A several years ago I went on one of those low-carb diets. In about nine months I lost 40 pounds! I managed to stay at my dream weight for….about two days. A year later I was back to where I started. I had never before jumped on one of those diet bandwagons, but low-carb was in and I fell for it. There have been many diet fads you might remember. In the 70’s diet pills were popular. In the 80’s their was the Scarsdale Diet, then came Atkins in the 90’s. Today some of the most popular diets are celebrity-endorsed diets. Jennifer Aniston is into The Zone. The Kardashions, QuickTrim. Beyonce promotes (and I don’t even want to know what this involves) the Master Cleanse.
Diet fads come and go but the nutrition experts keep saying the same thing: Diets don’t work! Watch your portions. Get some exercise. Eat less calories than you burn. Lose weight slowly and you’ll probably keep it off. You’ve got to change your life style.
In other words…focus on the basics.
There’s always going to be a new diet that promises results. And there are always going to be new ways to do church that promise results also. Some of these models work for some and not for others. Some fade away never to be heard from again. We’ve been told to have a small group focused church, a seeker-sensitive church, a postmodern church. I can’t figure out if my problem is that I’m not missional enough or not emergent enough. And about the time I think I finally understand the difference between the two, Phyllis Tickle comes along and writes a book completely redefining emergent! I hear the attractional model is dead. Should I have a cell church, house church, or simple church? I just read an article telling me that Evangelicalism is on the way out so I need to find what’s on the way in and join them.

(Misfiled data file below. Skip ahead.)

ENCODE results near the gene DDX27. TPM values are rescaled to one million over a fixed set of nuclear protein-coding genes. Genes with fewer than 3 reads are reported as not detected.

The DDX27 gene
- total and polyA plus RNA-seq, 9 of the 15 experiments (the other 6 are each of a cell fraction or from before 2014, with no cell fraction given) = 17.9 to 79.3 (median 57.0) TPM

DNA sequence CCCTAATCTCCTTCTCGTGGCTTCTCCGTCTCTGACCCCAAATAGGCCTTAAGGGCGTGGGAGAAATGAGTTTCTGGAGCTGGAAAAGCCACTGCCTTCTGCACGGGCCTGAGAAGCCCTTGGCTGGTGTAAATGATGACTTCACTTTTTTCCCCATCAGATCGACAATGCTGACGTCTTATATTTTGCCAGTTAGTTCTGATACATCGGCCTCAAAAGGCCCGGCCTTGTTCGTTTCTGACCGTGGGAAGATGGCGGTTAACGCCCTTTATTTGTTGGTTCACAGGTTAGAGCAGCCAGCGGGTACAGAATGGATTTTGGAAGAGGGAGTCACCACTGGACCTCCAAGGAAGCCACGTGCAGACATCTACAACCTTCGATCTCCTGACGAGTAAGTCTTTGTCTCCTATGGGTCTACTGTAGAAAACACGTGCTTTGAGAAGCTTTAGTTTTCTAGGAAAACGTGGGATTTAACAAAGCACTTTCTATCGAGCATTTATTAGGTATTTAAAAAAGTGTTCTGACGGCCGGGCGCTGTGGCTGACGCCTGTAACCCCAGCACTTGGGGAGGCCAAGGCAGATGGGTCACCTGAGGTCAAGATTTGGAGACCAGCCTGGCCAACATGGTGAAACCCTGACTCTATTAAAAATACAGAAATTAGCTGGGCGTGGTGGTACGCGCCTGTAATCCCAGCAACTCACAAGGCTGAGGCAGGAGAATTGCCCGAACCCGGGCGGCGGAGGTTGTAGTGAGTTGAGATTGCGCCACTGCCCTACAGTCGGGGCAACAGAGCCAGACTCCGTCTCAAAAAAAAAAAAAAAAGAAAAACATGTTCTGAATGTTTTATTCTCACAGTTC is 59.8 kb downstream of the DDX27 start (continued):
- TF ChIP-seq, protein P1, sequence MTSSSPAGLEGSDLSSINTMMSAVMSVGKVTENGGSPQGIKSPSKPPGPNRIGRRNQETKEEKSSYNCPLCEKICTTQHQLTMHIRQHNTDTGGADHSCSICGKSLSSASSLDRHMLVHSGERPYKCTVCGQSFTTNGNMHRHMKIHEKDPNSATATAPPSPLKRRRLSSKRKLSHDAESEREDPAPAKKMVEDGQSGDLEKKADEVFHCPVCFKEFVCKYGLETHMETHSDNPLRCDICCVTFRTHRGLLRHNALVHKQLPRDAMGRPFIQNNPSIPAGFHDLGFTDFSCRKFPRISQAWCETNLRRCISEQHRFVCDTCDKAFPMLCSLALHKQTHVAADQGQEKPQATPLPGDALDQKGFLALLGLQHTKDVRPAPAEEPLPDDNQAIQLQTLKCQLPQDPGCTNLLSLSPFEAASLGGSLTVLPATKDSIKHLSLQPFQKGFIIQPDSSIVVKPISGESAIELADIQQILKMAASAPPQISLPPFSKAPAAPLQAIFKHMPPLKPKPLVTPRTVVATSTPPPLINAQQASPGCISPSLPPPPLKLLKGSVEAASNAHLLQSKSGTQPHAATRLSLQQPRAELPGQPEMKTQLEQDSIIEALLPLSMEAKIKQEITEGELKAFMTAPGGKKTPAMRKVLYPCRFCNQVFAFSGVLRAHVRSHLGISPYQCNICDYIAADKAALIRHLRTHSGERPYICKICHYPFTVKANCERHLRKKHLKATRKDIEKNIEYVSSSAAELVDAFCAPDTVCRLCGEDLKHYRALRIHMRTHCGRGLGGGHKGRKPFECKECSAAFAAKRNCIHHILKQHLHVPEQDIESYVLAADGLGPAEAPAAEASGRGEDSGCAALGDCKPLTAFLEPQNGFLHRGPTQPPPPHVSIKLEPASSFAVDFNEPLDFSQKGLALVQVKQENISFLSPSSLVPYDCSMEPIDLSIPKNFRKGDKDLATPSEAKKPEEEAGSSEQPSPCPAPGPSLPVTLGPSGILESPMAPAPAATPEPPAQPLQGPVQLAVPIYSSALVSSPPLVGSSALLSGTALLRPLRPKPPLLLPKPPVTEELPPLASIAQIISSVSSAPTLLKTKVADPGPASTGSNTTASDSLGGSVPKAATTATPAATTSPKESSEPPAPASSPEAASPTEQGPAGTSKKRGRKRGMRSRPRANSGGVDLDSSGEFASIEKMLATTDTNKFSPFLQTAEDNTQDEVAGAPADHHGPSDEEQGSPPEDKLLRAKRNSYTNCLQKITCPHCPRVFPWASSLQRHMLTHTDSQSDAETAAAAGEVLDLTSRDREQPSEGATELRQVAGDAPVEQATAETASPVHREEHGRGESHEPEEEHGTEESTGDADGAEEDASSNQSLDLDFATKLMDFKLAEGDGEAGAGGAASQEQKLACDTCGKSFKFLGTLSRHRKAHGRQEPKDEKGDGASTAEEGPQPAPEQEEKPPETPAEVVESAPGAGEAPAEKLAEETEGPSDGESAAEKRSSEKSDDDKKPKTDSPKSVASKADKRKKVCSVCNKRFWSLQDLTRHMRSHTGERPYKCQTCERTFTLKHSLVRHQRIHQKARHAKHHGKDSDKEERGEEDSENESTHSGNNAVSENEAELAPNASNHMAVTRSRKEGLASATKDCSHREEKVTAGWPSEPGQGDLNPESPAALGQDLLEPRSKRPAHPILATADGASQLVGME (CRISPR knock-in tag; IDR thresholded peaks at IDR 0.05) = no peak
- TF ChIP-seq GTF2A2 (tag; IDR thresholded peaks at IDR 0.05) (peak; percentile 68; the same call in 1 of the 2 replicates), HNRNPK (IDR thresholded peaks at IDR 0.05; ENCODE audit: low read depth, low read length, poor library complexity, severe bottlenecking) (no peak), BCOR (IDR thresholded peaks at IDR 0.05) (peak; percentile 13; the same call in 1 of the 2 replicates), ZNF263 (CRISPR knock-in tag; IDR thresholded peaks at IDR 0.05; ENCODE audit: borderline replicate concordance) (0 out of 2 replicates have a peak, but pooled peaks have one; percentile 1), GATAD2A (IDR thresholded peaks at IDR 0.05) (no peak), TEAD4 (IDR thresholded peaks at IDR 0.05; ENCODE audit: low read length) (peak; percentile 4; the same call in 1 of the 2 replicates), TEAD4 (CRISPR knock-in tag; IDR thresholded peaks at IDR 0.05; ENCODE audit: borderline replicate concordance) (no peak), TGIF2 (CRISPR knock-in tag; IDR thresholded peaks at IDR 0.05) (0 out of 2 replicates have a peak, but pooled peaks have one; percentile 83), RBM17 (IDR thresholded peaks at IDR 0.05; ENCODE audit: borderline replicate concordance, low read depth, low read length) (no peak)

The above models, those that have passed and those that are current, all have something legitimate to say. But it seems to me that we need to simply focus on the old tried and true basics: eat less calories than you burn, get some exercise, more fruits and vegetables, and give it time. Get it?
Why not take a moment to reflect on the following two questions: 1) What are some of the basics? 2) How well am I doing the basics?
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